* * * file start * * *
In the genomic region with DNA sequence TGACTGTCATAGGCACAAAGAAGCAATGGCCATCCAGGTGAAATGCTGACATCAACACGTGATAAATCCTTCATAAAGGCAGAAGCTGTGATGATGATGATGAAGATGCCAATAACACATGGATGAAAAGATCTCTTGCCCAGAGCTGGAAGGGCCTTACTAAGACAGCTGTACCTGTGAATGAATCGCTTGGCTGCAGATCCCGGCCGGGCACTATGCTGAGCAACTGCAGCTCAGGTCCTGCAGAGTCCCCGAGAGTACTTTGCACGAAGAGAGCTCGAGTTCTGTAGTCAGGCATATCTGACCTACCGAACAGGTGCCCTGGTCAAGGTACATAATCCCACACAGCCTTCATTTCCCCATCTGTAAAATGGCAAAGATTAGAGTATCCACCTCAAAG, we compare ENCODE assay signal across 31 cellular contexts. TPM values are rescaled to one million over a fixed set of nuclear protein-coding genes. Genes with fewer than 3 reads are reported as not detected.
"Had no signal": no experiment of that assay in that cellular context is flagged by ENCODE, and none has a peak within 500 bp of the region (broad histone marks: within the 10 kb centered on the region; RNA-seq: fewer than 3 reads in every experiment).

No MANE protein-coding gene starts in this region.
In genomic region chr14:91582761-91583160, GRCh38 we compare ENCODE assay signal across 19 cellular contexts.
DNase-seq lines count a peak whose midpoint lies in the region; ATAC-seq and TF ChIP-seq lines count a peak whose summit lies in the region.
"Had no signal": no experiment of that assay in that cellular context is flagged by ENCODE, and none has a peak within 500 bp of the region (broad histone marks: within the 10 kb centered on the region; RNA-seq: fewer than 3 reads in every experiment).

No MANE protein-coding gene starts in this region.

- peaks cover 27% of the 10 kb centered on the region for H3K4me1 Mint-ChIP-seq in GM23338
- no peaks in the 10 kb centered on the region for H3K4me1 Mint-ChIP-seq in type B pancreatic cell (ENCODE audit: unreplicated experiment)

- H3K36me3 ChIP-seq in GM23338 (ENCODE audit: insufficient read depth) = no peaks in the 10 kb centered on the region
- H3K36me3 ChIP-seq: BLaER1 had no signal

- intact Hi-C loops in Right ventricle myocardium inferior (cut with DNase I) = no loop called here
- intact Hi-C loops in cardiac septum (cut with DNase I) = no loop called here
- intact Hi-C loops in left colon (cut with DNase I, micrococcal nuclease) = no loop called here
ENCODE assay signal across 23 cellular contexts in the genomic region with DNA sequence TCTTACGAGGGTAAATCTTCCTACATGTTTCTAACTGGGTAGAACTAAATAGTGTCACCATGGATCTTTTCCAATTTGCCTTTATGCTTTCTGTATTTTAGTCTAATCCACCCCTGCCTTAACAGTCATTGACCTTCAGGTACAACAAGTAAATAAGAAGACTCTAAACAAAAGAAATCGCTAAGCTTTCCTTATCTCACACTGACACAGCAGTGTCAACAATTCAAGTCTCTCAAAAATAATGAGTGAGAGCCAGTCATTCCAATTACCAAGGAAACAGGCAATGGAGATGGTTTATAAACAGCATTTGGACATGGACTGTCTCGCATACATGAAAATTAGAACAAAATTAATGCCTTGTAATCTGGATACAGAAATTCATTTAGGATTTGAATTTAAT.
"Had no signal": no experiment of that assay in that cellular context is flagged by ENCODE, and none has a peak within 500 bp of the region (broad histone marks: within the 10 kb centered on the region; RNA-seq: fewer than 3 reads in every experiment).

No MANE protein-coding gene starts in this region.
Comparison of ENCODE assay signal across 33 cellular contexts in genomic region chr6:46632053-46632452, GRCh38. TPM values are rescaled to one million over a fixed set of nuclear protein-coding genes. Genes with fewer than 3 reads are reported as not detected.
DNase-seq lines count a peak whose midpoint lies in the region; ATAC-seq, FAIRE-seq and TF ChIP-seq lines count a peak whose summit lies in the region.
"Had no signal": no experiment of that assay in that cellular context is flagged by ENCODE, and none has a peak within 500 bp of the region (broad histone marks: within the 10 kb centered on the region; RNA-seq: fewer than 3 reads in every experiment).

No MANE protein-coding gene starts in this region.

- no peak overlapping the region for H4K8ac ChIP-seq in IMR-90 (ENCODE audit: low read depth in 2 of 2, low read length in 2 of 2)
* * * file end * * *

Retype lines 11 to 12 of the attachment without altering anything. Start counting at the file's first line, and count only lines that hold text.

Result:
- H3K36me3 ChIP-seq: BLaER1 had no signal

- intact Hi-C loops in Right ventricle myocardium inferior (cut with DNase I) = no loop called here